On 5th September 2017, the brave journalist and activist Gauri Lankesh was shot and killed outside her home in Bangalore. The style of the murder was similar to the killings of rationalists Dabholkar, Kalburgi and Pansare. Thousands marched in protest in Bangalore after the killing and then last week, an all India call was put out. Marches took place in Chennai, Delhi, Mumbai, Kolkata and numerous other cities. People raised slogans like “I am Gauri, We are Gauri” and “the killers of Gandhi are the killers of Gauri”.
Gauri Lankesh was the editor of an independent Kannada newspaper called Gauri Lankesh Patrike. The newspaper commonly reflected her pro-left and anti-RSS views. Her assassins were waiting for her outside her house and when she came home, they walked up to her and shot her 4 times. The gun seems to be the same type that killed M M Kalburgi a few years ago. Kalburgi was also killed at his doorstep. Members of the extremist Hindu terror group, the Sanatan Sanstha, are under suspicion for the murder of Kalburgi and Gauri Lankesh.
As P. Sainath said in The Wire, there is a long list of murdered journalists, most of who came from humble origins and wrote on issues in rural areas for non-English media. This is the first such murder in a big city and marks how much bolder the killers feel. The lack of convictions in the previous cases seems to suggest that this time too, they will go free. In fact, disgusting right-wing voices on social media are celebrating her death with many saying she deserved it and others trying to blame Naxals.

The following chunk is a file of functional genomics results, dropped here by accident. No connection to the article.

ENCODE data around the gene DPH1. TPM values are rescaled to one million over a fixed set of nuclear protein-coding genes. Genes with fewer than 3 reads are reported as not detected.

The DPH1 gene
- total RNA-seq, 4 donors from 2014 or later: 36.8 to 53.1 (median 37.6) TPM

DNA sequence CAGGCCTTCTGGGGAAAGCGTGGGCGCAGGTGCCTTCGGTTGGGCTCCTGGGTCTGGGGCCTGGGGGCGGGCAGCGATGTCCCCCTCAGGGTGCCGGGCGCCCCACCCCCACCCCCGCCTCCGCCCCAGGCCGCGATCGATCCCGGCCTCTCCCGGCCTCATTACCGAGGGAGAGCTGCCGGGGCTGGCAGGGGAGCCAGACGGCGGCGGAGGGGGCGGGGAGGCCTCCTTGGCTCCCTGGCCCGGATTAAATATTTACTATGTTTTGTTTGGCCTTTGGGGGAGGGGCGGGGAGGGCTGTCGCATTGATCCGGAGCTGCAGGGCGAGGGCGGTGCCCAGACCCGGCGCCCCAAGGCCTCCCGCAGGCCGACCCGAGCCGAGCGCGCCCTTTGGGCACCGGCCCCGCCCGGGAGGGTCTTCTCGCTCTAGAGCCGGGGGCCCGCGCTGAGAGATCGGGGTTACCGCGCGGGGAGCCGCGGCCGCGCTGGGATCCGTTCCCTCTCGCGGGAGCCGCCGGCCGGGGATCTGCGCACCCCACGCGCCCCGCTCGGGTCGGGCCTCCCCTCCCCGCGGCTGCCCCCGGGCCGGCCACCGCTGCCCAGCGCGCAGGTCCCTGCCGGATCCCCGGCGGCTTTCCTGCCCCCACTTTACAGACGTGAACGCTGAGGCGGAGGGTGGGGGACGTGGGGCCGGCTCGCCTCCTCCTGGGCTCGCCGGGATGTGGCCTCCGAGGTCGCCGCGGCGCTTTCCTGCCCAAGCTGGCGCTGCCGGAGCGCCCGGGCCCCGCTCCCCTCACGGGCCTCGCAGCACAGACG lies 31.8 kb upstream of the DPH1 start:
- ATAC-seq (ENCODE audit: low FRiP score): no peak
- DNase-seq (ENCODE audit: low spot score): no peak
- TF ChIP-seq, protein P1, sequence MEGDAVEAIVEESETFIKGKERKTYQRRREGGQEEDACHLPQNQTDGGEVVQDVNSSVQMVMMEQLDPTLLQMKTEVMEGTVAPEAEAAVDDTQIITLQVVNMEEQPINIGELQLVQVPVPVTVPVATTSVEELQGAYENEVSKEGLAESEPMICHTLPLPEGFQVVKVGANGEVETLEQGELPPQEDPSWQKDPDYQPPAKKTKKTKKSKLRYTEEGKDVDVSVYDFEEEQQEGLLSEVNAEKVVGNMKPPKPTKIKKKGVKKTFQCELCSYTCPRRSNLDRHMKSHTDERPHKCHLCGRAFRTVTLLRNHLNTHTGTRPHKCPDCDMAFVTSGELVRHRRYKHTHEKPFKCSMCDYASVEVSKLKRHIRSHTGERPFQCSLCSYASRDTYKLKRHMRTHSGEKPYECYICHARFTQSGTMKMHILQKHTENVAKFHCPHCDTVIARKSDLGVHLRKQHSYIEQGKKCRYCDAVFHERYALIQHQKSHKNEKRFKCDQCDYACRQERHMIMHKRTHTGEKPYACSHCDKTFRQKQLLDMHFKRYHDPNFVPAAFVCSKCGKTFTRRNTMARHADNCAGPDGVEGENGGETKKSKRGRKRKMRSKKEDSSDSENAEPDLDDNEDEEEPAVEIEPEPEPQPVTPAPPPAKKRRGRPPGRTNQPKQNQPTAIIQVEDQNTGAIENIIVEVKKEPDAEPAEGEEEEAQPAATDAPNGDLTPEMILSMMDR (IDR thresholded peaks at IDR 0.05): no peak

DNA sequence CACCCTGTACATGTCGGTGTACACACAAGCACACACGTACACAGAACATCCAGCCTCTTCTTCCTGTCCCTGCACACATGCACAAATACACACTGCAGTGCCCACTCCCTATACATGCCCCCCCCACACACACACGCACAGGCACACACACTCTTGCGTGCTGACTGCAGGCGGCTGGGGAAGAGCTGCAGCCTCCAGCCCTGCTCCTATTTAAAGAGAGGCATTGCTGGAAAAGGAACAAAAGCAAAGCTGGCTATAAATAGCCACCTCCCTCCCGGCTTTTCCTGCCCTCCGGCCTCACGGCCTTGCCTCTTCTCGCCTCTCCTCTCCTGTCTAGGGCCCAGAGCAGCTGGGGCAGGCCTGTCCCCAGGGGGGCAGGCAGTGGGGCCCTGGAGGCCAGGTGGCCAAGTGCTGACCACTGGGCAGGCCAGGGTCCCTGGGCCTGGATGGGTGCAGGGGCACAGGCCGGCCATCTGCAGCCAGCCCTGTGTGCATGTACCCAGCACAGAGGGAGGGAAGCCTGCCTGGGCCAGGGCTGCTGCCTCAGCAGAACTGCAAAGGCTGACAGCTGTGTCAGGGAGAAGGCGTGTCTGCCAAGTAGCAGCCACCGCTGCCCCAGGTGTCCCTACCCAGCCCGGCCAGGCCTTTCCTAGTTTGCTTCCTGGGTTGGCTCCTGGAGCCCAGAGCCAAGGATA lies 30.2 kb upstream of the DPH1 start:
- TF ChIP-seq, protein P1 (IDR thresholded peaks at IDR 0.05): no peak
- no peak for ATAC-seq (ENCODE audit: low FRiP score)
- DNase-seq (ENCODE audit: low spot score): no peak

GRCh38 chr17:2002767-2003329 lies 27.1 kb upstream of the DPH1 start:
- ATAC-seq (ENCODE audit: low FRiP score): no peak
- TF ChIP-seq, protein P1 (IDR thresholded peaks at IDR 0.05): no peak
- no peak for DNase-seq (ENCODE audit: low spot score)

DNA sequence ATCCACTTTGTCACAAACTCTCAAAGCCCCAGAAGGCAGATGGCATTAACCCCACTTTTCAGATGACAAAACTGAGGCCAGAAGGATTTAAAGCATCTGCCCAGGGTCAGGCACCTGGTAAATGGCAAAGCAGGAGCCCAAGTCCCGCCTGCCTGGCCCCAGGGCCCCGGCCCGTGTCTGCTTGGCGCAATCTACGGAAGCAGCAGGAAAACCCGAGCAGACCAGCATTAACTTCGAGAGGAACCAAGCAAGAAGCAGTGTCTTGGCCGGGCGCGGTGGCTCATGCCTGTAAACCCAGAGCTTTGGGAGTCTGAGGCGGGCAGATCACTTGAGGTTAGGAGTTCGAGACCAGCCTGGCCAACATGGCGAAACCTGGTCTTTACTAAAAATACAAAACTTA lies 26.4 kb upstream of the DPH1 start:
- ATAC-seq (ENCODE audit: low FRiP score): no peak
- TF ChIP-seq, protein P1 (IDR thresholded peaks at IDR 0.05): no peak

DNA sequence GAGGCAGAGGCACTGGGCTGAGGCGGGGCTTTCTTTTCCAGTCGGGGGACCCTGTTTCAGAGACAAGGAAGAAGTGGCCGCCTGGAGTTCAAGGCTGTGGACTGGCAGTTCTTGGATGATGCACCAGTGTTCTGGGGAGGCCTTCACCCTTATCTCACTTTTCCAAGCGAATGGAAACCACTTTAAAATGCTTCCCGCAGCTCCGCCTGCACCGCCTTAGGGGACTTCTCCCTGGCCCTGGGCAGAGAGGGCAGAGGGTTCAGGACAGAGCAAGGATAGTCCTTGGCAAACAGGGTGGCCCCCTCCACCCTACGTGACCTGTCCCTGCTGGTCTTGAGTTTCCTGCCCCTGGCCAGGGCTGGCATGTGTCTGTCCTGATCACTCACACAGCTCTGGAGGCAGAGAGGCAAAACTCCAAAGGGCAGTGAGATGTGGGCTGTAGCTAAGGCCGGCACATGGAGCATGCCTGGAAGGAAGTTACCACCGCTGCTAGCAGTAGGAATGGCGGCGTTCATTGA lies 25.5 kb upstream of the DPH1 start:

A week after her assassination, thousands marched in Bangalore. Then, on October 5th, all India marches were coordinated. In Bombay, hundreds of people came to Marine Drive where pens were distributed to signify that people must “express injustice, oppression, exploitation and make people realize their conditions and to struggle, organize and fight against the injustice, oppression, exploitation and to change it”, according to Salim Saboowalla.
At the Delhi march, Indian Express quotes, Sardaram Bhati, a farmer activist from Greater Noida’s Kailashpur village, who underwent a brain surgery in July to remove a malignant tumour, scars of which were visible on his tonsured head: “Fascism is not here yet, but there are chances of it taking over the country. So, till the time I am alive I will keep registering my dissent and protest against these forces.”
In Chennai, protestors were condemning the massacre of Gauri Lankesh and carrying banners saying “Gandhi’s killers killed Gauri”. But while they were going in a procession to Gandhi’s statue, they were arrested by the police and forcibly detained.